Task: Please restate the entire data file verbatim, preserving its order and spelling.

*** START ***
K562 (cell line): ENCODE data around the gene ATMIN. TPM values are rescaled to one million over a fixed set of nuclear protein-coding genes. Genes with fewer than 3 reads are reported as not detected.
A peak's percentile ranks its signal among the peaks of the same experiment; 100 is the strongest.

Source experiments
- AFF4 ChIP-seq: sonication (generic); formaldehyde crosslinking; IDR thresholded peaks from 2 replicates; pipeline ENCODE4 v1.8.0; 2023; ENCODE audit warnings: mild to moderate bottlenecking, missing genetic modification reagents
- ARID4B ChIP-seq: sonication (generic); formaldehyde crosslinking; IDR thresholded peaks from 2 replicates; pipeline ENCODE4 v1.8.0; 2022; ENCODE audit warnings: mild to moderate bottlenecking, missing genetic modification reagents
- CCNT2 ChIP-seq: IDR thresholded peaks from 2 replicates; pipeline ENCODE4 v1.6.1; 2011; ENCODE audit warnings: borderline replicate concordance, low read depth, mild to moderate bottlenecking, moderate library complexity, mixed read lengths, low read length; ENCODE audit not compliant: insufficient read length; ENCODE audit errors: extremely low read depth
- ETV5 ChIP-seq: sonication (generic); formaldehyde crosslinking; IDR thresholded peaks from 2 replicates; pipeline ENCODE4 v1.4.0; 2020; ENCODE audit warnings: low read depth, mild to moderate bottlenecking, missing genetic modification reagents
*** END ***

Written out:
K562 (cell line): ENCODE data around the gene ATMIN. TPM values are rescaled to one million over a fixed set of nuclear protein-coding genes. Genes with fewer than 3 reads are reported as not detected.
A peak's percentile ranks its signal among the peaks of the same experiment; 100 is the strongest.

Source experiments
- AFF4 ChIP-seq: sonication (generic); formaldehyde crosslinking; IDR thresholded peaks from 2 replicates; pipeline ENCODE4 v1.8.0; 2023; ENCODE audit warnings: mild to moderate bottlenecking, missing genetic modification reagents
- ARID4B ChIP-seq: sonication (generic); formaldehyde crosslinking; IDR thresholded peaks from 2 replicates; pipeline ENCODE4 v1.8.0; 2022; ENCODE audit warnings: mild to moderate bottlenecking, missing genetic modification reagents
- CCNT2 ChIP-seq: IDR thresholded peaks from 2 replicates; pipeline ENCODE4 v1.6.1; 2011; ENCODE audit warnings: borderline replicate concordance, low read depth, mild to moderate bottlenecking, moderate library complexity, mixed read lengths, low read length; ENCODE audit not compliant: insufficient read length; ENCODE audit errors: extremely low read depth
- ETV5 ChIP-seq: sonication (generic); formaldehyde crosslinking; IDR thresholded peaks from 2 replicates; pipeline ENCODE4 v1.4.0; 2020; ENCODE audit warnings: low read depth, mild to moderate bottlenecking, missing genetic modification reagents